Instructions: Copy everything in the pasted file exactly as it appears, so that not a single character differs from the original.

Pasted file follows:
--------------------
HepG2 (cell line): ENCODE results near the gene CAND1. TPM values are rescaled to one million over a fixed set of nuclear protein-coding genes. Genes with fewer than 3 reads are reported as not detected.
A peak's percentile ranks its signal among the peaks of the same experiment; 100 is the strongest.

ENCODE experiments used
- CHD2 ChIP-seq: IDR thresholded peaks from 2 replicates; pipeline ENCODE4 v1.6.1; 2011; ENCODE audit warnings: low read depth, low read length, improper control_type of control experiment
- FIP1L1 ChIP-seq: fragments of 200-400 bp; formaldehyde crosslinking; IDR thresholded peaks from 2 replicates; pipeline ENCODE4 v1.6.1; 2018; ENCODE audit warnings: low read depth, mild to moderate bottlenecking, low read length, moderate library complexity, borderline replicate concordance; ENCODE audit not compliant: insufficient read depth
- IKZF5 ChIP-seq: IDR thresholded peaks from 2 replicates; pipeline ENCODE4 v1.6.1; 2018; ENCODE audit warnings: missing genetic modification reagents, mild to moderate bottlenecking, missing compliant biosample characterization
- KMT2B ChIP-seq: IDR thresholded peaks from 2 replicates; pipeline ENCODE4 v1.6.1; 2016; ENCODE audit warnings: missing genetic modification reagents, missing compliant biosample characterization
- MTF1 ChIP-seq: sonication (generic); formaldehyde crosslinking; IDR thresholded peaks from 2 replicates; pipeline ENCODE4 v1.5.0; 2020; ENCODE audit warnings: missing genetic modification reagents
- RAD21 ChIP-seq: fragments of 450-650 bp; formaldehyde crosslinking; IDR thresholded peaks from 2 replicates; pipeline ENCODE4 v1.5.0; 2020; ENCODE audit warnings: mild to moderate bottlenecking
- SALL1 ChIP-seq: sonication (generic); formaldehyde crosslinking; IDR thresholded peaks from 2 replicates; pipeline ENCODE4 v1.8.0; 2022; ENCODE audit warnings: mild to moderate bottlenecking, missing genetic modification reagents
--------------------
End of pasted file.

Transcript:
HepG2 (cell line): ENCODE results near the gene CAND1. TPM values are rescaled to one million over a fixed set of nuclear protein-coding genes. Genes with fewer than 3 reads are reported as not detected.
A peak's percentile ranks its signal among the peaks of the same experiment; 100 is the strongest.

ENCODE experiments used
- CHD2 ChIP-seq: IDR thresholded peaks from 2 replicates; pipeline ENCODE4 v1.6.1; 2011; ENCODE audit warnings: low read depth, low read length, improper control_type of control experiment
- FIP1L1 ChIP-seq: fragments of 200-400 bp; formaldehyde crosslinking; IDR thresholded peaks from 2 replicates; pipeline ENCODE4 v1.6.1; 2018; ENCODE audit warnings: low read depth, mild to moderate bottlenecking, low read length, moderate library complexity, borderline replicate concordance; ENCODE audit not compliant: insufficient read depth
- IKZF5 ChIP-seq: IDR thresholded peaks from 2 replicates; pipeline ENCODE4 v1.6.1; 2018; ENCODE audit warnings: missing genetic modification reagents, mild to moderate bottlenecking, missing compliant biosample characterization
- KMT2B ChIP-seq: IDR thresholded peaks from 2 replicates; pipeline ENCODE4 v1.6.1; 2016; ENCODE audit warnings: missing genetic modification reagents, missing compliant biosample characterization
- MTF1 ChIP-seq: sonication (generic); formaldehyde crosslinking; IDR thresholded peaks from 2 replicates; pipeline ENCODE4 v1.5.0; 2020; ENCODE audit warnings: missing genetic modification reagents
- RAD21 ChIP-seq: fragments of 450-650 bp; formaldehyde crosslinking; IDR thresholded peaks from 2 replicates; pipeline ENCODE4 v1.5.0; 2020; ENCODE audit warnings: mild to moderate bottlenecking
- SALL1 ChIP-seq: sonication (generic); formaldehyde crosslinking; IDR thresholded peaks from 2 replicates; pipeline ENCODE4 v1.8.0; 2022; ENCODE audit warnings: mild to moderate bottlenecking, missing genetic modification reagents